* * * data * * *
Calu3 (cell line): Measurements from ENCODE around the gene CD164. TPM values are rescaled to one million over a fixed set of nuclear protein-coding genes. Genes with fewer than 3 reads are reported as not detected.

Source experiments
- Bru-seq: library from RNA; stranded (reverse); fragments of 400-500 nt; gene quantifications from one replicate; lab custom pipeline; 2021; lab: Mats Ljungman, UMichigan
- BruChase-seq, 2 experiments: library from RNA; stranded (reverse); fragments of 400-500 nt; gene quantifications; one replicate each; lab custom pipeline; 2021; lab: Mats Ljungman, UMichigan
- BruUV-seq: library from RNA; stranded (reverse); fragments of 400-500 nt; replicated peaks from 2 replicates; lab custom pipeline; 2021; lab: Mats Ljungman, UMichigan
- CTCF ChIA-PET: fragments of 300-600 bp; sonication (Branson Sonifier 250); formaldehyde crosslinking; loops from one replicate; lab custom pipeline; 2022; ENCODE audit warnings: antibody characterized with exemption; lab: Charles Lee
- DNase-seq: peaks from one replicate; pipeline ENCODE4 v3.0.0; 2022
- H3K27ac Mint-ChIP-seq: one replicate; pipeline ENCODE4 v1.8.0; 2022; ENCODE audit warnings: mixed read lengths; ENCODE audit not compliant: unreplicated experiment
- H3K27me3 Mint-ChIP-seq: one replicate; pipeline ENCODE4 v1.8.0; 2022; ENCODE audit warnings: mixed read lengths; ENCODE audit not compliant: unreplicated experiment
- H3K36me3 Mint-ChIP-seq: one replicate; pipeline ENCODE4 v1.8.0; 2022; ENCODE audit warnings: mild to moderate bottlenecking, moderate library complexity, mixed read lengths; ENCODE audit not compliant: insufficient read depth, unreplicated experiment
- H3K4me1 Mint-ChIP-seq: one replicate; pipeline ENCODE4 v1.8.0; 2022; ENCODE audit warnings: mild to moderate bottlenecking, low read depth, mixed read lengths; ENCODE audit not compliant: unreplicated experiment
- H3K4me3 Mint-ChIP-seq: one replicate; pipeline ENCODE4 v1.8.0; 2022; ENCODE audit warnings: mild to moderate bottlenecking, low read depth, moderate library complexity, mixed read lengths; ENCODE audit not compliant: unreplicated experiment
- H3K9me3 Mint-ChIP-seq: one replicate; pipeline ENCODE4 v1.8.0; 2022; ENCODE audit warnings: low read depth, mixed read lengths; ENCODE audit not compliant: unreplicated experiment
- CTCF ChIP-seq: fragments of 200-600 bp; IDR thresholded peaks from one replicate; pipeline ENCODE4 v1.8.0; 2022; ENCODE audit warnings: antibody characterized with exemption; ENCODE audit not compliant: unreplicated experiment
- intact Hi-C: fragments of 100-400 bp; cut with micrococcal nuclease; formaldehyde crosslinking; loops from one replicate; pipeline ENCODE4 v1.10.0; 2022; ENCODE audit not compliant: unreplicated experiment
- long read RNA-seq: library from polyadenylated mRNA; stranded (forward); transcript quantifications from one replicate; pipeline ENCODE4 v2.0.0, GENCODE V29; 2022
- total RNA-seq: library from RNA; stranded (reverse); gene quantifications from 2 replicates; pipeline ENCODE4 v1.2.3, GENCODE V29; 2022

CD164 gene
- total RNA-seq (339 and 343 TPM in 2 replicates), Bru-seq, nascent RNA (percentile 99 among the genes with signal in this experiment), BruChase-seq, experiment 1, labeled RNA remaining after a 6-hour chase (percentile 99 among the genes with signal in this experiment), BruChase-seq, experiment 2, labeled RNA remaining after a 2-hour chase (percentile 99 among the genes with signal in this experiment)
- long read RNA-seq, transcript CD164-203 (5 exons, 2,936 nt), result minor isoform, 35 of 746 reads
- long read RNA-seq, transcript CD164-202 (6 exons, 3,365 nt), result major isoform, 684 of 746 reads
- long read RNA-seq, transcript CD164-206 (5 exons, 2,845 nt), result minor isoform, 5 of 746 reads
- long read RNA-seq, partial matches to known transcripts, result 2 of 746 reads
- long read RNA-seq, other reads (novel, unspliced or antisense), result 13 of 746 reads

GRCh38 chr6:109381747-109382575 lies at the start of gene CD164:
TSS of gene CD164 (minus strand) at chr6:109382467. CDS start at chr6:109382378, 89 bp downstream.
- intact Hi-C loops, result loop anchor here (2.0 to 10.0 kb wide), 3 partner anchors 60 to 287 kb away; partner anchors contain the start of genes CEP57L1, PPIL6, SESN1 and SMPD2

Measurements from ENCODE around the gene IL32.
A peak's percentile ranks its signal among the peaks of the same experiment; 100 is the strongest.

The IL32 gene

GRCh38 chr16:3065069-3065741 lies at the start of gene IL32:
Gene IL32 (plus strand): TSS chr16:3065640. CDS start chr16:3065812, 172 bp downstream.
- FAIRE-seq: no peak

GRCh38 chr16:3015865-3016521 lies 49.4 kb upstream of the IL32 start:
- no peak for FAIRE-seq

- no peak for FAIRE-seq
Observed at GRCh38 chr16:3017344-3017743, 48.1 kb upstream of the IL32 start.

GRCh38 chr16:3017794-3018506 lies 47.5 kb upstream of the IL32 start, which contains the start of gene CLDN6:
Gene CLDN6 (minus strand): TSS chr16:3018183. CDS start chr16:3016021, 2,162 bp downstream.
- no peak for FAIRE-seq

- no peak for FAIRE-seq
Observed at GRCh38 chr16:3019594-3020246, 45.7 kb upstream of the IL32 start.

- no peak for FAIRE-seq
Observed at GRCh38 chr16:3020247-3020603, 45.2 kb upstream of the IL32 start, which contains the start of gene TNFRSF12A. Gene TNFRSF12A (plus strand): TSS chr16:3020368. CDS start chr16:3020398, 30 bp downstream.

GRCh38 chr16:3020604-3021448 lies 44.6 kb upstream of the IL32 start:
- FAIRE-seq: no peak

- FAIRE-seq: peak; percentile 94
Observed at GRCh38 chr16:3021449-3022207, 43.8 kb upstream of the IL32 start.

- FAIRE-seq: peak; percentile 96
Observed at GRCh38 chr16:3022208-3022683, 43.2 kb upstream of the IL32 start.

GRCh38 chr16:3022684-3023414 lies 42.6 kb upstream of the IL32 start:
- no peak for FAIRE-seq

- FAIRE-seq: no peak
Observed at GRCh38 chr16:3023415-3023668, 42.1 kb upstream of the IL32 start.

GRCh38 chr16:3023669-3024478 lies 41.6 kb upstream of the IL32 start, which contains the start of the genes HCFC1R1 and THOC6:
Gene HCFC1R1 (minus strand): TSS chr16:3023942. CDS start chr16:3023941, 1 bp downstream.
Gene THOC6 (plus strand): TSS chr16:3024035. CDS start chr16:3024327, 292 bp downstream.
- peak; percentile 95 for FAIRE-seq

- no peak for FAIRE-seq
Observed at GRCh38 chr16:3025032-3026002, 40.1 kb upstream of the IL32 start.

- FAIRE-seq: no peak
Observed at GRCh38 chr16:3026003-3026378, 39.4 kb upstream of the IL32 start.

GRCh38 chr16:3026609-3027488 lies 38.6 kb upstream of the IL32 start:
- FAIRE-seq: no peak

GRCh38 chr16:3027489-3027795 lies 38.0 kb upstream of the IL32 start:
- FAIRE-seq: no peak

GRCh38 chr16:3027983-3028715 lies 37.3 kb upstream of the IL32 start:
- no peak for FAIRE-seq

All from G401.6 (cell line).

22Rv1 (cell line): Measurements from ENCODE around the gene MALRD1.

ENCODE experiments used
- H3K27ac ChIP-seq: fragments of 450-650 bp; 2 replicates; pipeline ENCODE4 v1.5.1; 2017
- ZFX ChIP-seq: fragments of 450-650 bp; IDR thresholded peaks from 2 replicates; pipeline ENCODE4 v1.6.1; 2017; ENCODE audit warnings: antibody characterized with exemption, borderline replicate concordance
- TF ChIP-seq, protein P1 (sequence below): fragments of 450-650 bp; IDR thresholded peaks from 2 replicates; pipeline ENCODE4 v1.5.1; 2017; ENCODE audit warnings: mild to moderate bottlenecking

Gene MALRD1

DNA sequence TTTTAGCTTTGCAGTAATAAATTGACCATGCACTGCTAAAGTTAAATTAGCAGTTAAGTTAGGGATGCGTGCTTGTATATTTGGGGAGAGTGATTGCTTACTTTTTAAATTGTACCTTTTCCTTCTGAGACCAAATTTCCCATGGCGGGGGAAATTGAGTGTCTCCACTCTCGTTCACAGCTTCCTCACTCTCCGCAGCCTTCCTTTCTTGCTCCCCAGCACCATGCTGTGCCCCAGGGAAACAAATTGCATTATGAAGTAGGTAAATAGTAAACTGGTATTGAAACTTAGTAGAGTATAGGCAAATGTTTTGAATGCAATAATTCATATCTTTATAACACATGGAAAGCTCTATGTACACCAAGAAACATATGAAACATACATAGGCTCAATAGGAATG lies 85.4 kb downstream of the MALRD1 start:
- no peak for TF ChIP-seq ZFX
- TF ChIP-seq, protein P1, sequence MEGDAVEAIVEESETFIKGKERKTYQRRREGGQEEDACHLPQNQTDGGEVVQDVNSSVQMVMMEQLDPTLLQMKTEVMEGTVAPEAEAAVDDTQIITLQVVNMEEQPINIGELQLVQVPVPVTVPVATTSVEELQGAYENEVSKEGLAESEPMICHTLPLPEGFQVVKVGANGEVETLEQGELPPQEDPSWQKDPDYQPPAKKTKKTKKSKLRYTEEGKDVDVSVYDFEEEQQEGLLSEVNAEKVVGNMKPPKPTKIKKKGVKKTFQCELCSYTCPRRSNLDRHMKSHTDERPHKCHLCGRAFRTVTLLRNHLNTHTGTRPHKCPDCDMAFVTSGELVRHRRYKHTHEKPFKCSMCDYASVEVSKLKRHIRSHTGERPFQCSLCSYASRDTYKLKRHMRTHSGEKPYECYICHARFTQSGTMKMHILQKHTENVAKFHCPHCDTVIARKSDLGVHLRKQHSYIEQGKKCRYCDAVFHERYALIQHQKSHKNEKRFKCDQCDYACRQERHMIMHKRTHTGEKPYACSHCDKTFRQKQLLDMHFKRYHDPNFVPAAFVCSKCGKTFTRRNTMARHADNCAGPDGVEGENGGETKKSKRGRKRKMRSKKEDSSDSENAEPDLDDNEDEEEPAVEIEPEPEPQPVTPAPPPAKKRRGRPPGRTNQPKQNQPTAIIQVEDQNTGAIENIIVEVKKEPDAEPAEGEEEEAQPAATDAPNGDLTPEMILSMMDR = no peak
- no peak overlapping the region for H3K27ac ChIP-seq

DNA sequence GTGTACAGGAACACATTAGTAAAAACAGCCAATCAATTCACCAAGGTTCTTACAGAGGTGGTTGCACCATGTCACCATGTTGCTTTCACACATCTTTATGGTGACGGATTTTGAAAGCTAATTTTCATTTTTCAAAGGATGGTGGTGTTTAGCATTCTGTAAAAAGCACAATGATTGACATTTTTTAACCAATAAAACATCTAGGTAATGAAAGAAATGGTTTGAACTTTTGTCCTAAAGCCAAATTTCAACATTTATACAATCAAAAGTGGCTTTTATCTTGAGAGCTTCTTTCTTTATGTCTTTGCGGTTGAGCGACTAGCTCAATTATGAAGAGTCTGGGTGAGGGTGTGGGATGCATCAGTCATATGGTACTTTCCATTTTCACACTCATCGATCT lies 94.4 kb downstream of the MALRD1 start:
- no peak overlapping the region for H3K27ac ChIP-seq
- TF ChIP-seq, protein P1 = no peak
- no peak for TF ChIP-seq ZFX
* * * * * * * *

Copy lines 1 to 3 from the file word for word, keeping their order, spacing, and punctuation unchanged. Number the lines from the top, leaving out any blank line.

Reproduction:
Calu3 (cell line): Measurements from ENCODE around the gene CD164. TPM values are rescaled to one million over a fixed set of nuclear protein-coding genes. Genes with fewer than 3 reads are reported as not detected.

Source experiments
- Bru-seq: library from RNA; stranded (reverse); fragments of 400-500 nt; gene quantifications from one replicate; lab custom pipeline; 2021; lab: Mats Ljungman, UMichigan